First impressions count as consumers are turned off by neglected vans

Research from Lex Autolease has shown nearly nine out of ten feel that most tradespeople should take greater care in the appearance of their vans than they do now.

Responses also found the condition of a vehicle would put off nearly two thirds of consumers (63 per cent) from rehiring.

The survey of 2000 people revealed that British tradesmen should not underestimate the importance of first impressions or risk losing repeat business due to dirty and neglected vans.

Nationally, ‘condition of repair’ was identified as the biggest factor in shaping a consumer’s first impression (40 per cent of respondents) and was most associated with poor service and the potential to be ‘ripped off’. The same adjectives were also closely associated with tradesmen that run vans with unclear signage and livery.

Cleanliness was the second biggest concern for consumers, as identified by a quarter (26 per cent) of respondents, with a dirty van most closely linked to poor service and an inconsiderate driver or business. Meanwhile, over a third (38 per cent) of consumers felt that new or high quality vans suggested an experienced tradesperson.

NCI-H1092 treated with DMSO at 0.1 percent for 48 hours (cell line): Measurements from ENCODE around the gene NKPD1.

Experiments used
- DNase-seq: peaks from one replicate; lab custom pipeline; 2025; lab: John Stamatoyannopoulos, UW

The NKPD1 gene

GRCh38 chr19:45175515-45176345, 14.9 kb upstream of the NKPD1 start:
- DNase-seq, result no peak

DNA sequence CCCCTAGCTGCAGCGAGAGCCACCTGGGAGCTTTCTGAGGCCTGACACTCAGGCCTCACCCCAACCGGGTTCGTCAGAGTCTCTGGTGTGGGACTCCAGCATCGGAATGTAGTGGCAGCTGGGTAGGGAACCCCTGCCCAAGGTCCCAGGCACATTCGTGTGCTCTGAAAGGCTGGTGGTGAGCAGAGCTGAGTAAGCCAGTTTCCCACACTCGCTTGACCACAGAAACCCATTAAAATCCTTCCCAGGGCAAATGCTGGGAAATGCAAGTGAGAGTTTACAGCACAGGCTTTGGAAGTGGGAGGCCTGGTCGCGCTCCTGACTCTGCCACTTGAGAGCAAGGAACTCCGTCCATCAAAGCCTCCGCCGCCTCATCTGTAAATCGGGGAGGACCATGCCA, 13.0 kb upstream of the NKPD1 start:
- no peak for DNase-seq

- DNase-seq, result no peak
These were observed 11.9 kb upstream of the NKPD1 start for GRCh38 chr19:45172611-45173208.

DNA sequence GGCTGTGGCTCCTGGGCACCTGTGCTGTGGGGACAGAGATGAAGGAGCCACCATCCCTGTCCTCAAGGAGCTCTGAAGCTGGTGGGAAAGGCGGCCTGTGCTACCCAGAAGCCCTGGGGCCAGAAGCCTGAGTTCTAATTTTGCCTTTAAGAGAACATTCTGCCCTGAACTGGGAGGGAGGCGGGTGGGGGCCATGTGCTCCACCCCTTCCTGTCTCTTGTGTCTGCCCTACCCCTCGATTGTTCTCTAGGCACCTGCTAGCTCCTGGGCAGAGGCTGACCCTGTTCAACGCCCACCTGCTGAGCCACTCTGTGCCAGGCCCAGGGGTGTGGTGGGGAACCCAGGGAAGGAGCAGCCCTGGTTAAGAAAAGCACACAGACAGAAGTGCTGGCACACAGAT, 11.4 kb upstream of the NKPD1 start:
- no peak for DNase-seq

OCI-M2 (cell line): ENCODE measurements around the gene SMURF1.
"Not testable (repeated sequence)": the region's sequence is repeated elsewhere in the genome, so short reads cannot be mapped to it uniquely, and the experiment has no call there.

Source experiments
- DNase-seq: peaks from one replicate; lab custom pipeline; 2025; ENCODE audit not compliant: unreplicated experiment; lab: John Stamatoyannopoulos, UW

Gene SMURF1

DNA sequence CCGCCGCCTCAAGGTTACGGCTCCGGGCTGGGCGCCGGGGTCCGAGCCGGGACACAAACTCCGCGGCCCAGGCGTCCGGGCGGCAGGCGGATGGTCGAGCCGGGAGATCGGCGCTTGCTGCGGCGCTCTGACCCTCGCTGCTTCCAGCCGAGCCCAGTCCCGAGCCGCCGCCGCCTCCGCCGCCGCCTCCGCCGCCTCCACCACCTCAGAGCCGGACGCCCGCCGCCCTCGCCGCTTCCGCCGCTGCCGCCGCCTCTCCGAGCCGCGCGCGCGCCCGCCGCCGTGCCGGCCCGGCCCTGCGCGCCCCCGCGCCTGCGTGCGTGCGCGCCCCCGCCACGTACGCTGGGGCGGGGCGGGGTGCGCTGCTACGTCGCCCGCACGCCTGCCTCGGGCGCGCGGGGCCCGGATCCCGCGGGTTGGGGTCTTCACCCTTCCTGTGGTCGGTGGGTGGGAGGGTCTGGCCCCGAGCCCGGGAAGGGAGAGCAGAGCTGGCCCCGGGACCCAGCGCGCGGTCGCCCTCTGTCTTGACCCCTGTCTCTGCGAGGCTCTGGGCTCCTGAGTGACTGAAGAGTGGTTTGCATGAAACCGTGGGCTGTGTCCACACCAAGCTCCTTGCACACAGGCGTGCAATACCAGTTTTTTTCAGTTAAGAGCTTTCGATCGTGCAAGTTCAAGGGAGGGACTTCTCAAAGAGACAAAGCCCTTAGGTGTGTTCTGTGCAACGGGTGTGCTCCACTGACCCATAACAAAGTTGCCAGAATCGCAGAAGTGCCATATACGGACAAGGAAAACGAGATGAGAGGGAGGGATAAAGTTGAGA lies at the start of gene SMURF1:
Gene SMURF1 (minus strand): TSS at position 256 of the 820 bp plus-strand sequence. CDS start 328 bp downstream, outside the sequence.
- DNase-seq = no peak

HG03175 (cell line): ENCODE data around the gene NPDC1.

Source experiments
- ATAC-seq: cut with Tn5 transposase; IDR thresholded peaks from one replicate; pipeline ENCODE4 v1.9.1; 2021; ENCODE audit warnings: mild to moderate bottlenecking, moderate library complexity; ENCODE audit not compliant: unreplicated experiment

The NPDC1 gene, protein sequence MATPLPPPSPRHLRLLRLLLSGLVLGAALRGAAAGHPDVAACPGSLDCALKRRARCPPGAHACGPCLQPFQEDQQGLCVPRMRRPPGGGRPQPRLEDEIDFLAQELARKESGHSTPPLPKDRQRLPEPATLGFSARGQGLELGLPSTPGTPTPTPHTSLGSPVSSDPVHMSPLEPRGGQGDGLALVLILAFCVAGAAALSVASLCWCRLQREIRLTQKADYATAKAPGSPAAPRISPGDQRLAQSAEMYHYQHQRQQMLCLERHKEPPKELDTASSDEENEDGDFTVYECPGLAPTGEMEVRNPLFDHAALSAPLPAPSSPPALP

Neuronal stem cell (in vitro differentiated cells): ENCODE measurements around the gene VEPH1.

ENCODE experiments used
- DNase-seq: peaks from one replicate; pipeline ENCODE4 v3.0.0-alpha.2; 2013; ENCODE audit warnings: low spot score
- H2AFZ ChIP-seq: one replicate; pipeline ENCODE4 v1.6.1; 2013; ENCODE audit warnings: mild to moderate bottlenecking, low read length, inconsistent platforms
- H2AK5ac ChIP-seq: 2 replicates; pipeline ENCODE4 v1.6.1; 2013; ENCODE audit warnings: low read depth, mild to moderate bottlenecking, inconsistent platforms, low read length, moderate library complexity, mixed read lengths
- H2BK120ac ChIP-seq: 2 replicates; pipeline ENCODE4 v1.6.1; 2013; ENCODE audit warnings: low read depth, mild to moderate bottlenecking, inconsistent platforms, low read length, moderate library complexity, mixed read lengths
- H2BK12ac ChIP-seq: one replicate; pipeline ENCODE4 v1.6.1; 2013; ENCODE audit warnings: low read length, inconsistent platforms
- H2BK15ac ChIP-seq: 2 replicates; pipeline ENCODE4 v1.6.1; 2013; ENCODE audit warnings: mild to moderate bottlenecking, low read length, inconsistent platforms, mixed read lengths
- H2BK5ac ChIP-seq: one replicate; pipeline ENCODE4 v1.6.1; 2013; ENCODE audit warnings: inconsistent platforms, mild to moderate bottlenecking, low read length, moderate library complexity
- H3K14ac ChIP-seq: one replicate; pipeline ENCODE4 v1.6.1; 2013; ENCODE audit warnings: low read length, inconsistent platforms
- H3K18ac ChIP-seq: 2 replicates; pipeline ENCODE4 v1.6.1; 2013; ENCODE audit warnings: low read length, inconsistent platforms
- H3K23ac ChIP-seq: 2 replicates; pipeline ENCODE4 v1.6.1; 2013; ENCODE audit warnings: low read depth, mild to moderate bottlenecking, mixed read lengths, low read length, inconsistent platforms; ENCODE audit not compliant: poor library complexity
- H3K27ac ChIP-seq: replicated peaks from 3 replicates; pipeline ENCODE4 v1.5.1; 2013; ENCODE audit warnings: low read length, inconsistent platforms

People in East Anglia had the strongest views on the state of vans coming to their home with nearly three quarters (71 per cent) of consumers in the region claiming that they would think again about rehiring a tradesperson that turned up in an unsightly van.

The buying decisions of Londoners and Yorkshire men and women (67 per cent) would also be strongly influenced by the condition of visiting van, while consumers in Wales (51 per cent), Scotland (56 per cent) and North East (58 per cent) were the least fussy.

Tony Murtagh, head of SME Direct at Lex Autolease, said: “Repeat custom is absolutely vital to the success of any business, but it appears that many SMEs could be falling at the first hurdle and putting off consumers before they even start a job.

“Trade vans act as ‘calling cards’ and play an important role in forming people’s first impressions of a business. Our research shows that the British public are quite discerning. They will draw conclusions on the quality of a business’ goods and services by the condition of its vans, paying particular attention to cleanliness and state of repair, which can have a significant bearing on buying decisions.”

However, British consumers appear to live up to the national stereotype of politeness. Only seven per cent of respondents have asked a tradesperson to park their vehicle away from their house due to how it looked and nine per cent have turned away a van because of its condition.

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